Conflicts of Interest

The authors declare no conflict of interest.

Appendix A. Climate Change, Extreme Weather, and Risk

Here, we explore the issue of the potential linkage between anthropogenic climate change and extreme weather, with particular emphasis on tropical cyclone activity in the North Atlantic. We frame our discussion in terms of ongoing efforts to arrive at reliable estimates of future tropical cyclone activity—on both global and regional scales. We consider hurricane dynamic features such as frequency and intensity, and how these can be used to estimate hurricane risk exposure.

Appendix A.1. Estimating Hurricane Frequency

Variability is an endemic feature of the Earth’s climate. Understanding the natural climatic variability of the globe is therefore central to understanding the potential influence that anthropogenic factors might have on global climate change. Models and experiments that disentangle the natural and anthropogenic factors that drive climatic change are central to efforts directed at devising better predictive capabilities. Globally, the 1980s and 1990s were characterized by unusually warm weather. In fact, eight of the 10 warmest years in the past century occurred during this time period. As Figure A1 illustrates, an increase in global mean surface temperature change (of about 0.3 C–0.6 C) has occurred since about 1860. A cursory glance at this figure reveals both year-to-year and decade-to-decade variability in the historical record; and even though there is a distinct warming trend, the increase is nonuniform, with periods of both cooling and warming.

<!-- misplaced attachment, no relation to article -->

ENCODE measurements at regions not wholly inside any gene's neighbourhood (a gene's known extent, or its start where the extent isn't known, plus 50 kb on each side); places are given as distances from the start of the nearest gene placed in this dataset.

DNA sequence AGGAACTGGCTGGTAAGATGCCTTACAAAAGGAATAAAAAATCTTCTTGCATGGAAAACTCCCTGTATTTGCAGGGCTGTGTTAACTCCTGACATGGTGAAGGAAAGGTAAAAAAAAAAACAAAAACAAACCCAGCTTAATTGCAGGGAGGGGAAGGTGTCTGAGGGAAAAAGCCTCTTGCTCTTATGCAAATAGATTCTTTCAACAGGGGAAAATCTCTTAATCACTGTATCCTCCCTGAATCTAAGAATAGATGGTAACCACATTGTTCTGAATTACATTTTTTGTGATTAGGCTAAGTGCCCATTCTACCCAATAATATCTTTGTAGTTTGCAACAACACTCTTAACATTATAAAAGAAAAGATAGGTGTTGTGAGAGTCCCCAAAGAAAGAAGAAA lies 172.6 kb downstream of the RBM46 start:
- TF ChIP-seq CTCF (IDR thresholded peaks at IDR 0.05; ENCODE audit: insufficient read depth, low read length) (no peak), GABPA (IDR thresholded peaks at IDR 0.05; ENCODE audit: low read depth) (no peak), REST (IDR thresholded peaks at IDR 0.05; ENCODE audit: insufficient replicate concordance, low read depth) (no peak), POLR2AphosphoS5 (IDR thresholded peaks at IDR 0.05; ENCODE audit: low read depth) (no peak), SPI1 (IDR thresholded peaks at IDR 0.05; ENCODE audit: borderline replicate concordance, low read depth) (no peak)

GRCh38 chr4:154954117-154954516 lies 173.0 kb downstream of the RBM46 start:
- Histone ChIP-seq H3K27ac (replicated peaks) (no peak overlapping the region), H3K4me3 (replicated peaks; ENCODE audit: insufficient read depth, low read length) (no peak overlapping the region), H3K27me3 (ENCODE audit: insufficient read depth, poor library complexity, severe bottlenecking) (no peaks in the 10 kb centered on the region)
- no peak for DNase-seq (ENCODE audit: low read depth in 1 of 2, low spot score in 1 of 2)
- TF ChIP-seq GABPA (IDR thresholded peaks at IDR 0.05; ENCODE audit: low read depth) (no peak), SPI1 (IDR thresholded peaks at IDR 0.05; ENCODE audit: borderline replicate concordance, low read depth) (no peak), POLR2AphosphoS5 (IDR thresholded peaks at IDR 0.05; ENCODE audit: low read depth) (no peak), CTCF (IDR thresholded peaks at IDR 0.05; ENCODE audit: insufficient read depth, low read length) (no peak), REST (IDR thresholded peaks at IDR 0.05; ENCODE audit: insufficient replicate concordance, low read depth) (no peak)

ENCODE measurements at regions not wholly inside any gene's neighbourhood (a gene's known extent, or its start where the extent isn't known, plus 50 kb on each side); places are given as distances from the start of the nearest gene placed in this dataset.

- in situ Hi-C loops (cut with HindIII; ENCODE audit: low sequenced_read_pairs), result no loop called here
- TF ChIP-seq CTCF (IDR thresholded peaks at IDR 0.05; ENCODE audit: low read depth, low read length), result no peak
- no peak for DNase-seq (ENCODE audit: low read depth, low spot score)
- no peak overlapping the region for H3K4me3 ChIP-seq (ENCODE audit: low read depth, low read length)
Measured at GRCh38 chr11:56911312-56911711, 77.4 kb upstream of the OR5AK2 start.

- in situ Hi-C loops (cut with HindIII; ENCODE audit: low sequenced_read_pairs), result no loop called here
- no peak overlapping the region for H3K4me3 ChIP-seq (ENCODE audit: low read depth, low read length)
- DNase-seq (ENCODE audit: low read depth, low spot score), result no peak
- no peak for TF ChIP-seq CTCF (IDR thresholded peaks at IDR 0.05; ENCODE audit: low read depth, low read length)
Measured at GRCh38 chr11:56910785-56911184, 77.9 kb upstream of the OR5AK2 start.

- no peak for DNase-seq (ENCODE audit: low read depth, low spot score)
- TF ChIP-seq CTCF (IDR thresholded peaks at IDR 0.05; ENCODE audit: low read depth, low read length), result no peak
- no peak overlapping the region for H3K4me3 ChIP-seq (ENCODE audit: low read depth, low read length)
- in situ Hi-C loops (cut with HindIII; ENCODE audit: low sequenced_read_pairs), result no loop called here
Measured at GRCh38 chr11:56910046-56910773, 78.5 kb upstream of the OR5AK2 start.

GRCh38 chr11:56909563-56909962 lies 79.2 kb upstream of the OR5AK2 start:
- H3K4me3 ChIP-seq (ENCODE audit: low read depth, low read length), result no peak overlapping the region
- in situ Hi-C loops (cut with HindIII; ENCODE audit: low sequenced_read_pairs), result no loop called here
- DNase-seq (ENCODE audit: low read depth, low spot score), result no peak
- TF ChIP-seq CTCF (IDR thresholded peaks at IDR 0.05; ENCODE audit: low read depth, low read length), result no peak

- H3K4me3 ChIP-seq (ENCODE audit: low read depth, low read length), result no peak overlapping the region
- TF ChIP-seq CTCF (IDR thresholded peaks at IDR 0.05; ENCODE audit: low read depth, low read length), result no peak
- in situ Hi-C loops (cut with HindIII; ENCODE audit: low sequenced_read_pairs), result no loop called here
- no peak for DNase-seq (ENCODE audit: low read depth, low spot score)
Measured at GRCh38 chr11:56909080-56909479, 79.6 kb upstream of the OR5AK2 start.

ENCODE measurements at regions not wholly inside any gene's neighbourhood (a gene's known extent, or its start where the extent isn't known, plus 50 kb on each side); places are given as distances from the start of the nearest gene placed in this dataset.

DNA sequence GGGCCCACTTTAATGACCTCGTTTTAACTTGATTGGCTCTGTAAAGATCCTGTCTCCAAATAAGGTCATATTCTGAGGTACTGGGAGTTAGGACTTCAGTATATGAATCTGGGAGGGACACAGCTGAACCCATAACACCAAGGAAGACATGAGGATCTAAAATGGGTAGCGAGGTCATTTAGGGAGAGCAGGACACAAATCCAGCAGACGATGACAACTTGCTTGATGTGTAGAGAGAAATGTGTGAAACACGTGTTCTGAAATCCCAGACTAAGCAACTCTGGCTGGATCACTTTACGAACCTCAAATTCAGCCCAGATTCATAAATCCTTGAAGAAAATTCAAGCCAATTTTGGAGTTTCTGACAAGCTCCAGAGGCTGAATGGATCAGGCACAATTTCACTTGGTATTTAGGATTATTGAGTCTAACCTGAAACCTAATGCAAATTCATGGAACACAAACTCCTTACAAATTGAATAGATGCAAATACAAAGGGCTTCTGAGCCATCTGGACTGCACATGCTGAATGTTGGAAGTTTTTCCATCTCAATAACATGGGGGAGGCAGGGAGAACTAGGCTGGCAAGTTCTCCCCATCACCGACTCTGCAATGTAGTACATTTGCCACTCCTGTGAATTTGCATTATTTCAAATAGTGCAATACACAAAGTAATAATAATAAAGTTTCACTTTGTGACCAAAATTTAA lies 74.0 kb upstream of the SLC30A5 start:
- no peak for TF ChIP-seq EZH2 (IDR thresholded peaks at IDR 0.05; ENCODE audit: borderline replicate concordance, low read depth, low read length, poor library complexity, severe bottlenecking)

Figure A1. Changes in global mean surface temperature relative to 1961–2013 (source: NOAA).
Figure A1. Changes in global mean surface temperature relative to 1961–2013 (source: NOAA).
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Turning to the specific issue of hurricane activity in the North Atlantic, Figure A2 illustrates that the mid-1990s marked the beginning of a period of pronounced increases in the annual number of named tropical storms and major hurricanes in this region. In the Atlantic hurricane season of 2005, for example, there were a record-breaking 27 named storms, 14 of which were hurricanes. Of these 14 hurricanes, seven were classified as major hurricanes; three of these seven major hurricanes reached Category 5 status. Empirical evidence suggests that the frequency and intensity of tropical cyclones is increasing as surface ocean temperatures increase [40]. However, the same evidence points out that future climate scenarios feature fewer but more extreme cyclones on average.
Figure A2. Annual number of named tropical storms and major hurricanes: Atlantic, 1944–2013; named tropical storms are depicted in blue and major hurricanes are depicted in red (source: NOAA).
Figure A2. Annual number of named tropical storms and major hurricanes: Atlantic, 1944–2013; named tropical storms are depicted in blue and major hurricanes are depicted in red (source: NOAA).